Sean BonnetteSideOneDummy Records
By Bobby Gorman on August 19th, 2014 at E-Mail
Nearing the end of their Canadian tour last year, we were supposed to sit down with Andrew Jackson Jihad during their Vancouver stop at the Biltmore Cabaret. A series of unfortunate events made our plans fall through – its the risk that comes with driving through the rockies. The band battled through, borrowing Hard Girls‘ equipment, placing the keyboard on an ironing board, and putting on a bouncy, energetic show of folk punk goodness.
Not wanting to forgo the interview completely, we quickly did an email interview after they returned back to the States where frontman Sean Bonnette discussed the tour, their new Christmas Island album and Salad Gloves.
We were hoping to do the interview while you guys were in Vancouver but due to a series of events, it fell through. You told the story partially on stage, but what happened on the way to Vancouver?
SB: We stopped for the evening in Kamloops en route to Vancouver when our serpentine belt snapped and screwed up some other stuff in the van.
Were you able to fix the van?
SB: Yup! We were luckily a mile away from a Dodge dealership, they had the van fixed the day after the show so we drove the rental back to Kamloops and then drove to Seattle!
Your last European tour, you were pulled over 4 times in 1 day in 3 different countries; Once in Germany, twice in the Czech Republic, and once in Austria. How was Canada in comparison?
SB: Didn’t get pulled over once!
Lets get this question out of the way that someone wanted to know: how many salad gloves have you sold?
SB: I’m not sure, but certainly more than we thought we would!
Would you ever recommend re-using a glove or are they are one time deal?
SB: Step 4: Dispose of Salad Glove. Step 5: Buy more Salad Gloves.
This tour is in support of Christmas Island, your debut for SideOneDummy, so let’s talk about it. First – this was your first album with SideOne after years with AsianMan, how did that come about and did it effect the process at all?
SB: We made the album as free agents and paid for the recording ourselves. By the time SideOne contacted us the album had already been mastered and we were working on the artwork. Mike from Asian Man encouraged us to leave the nest, he continues to be one of our best friends and mentors.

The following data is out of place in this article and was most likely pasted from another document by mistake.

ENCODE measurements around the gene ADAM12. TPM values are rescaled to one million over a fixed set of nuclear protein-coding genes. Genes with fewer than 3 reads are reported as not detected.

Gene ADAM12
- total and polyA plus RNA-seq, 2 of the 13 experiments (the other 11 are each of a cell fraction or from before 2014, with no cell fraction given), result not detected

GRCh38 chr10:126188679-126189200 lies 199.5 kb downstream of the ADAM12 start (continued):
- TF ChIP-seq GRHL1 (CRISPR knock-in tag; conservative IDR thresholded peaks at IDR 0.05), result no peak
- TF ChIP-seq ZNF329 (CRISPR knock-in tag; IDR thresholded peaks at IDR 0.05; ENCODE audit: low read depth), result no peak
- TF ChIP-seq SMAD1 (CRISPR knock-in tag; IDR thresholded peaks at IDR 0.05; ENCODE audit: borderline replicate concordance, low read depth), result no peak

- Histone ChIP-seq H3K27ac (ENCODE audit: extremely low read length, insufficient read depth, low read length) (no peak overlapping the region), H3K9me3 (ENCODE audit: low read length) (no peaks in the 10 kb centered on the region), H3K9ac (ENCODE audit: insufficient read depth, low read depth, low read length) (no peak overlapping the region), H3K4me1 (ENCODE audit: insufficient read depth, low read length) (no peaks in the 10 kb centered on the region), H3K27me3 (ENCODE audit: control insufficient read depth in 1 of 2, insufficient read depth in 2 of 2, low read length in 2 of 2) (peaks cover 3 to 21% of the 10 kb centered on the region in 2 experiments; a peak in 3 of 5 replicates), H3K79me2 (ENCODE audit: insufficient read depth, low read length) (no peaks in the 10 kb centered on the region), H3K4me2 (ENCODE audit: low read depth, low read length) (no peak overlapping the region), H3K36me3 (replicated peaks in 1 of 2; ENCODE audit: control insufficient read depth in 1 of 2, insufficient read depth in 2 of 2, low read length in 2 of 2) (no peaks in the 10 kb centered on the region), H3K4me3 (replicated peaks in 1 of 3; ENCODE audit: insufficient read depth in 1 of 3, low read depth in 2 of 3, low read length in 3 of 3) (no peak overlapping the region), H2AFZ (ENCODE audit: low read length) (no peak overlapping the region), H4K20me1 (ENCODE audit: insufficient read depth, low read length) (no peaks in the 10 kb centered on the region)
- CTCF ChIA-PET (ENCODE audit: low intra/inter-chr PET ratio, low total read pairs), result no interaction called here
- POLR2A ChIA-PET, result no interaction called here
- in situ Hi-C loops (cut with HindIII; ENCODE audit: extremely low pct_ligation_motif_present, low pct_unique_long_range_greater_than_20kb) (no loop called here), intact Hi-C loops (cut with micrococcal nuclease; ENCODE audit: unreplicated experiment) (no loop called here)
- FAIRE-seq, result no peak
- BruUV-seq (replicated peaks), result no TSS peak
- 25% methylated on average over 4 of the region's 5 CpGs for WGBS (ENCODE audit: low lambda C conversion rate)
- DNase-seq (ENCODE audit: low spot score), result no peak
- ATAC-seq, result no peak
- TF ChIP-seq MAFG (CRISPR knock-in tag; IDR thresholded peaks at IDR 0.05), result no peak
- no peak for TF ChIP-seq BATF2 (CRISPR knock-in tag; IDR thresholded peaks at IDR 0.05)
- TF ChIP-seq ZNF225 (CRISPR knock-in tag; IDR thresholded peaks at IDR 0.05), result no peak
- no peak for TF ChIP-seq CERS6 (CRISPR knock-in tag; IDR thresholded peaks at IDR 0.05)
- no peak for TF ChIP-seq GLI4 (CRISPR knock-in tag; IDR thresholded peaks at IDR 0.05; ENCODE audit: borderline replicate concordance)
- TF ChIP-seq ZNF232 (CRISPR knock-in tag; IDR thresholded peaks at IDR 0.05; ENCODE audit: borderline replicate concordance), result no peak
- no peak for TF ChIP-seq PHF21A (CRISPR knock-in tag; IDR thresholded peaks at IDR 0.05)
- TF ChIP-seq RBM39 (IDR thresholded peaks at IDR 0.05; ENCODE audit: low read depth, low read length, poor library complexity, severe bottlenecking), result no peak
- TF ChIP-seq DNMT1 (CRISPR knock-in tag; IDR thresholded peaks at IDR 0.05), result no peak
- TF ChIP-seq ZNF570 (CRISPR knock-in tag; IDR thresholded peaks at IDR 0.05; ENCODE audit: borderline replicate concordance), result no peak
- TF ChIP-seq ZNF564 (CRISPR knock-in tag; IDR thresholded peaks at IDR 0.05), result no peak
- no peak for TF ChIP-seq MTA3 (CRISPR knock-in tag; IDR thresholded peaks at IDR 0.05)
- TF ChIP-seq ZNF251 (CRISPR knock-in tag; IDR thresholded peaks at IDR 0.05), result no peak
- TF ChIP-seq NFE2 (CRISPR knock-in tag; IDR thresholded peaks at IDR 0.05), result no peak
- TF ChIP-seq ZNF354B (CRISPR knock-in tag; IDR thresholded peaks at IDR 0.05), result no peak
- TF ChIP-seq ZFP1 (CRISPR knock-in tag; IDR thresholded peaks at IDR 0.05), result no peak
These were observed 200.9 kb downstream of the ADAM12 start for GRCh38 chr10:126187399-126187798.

Christmas Island. For an album that comes out in the summer, it’s a rather unique name. At first look it sounds happy until you realize Christmas Island is an Australian Territory for Asylum seekers – whats the story behind the name?
SB: It’s worth a google 😉
The title, Christmas Island, has a whimsical sensation to it when you ignore the back story. As does your music: happy, energetic and relatively upbeat and yet lyrically it’s very dark. Do you like having that contrast? Keeping people on their toes?
SB: I enjoy that contrast for sure, and I definitely enjoy keeping people on their toes.
Even down to the fact that at its simplistic form, Christmas Island is an acoustic album; but as you call it yourself, a brutal sounding acoustic album. The irony in that is when you think of acoustic songs, you think of slow dittys and soothing harmonies. Do you enjoy continually breaking expectations?
SB: I’ve always enjoyed the sound an acoustic guitar makes when you strum it hard, it distorts naturally and sounds really ugly and aggressive. I think breaking expectations is great, but for me the best way to write is to suspend all expectations. I try to write with a clear head free of the worry of what AJJ’s listeners will think. It’s harder than it used to be to get into that mindset but it’s still possible and fruitful.
Does it offer the listener a chance to breathe a bit too? When they’re not constantly being berated by dark tones both sonically and lyrically?
SB: I think so.
You’ve always had a dark edge to the songs, but this seems gloomier than ever before. Was that intentional?
SB: Nothing’s really intentional. The songs come out how they come out and if I’m doing it right I have very little control over it.
The album has a fixation of death and I know Sean’s grandfather passed away two weeks before the album was recorded, how many songs were already written before that event? Or was the entire album heavily influenced by that?
SB: Most of the songs were written before my grandfather passed away, and I would say a good chunk of the album touches on the phenomenon of pre-grieving.
Did Sean’s work at a crisis hotline factor into the death themes at all?
SB: Not really, although a persons livelihood always informs their art.
There’s also hopefullness – “A hug without a human is alright” or “Stevie Wonder to the Bullshit” or “I’m a blank page in a notebook waiting to be filled with countless drawings of cocks” has remnants of hope in it – are you more of the dark, brooding type or the hopeful soul?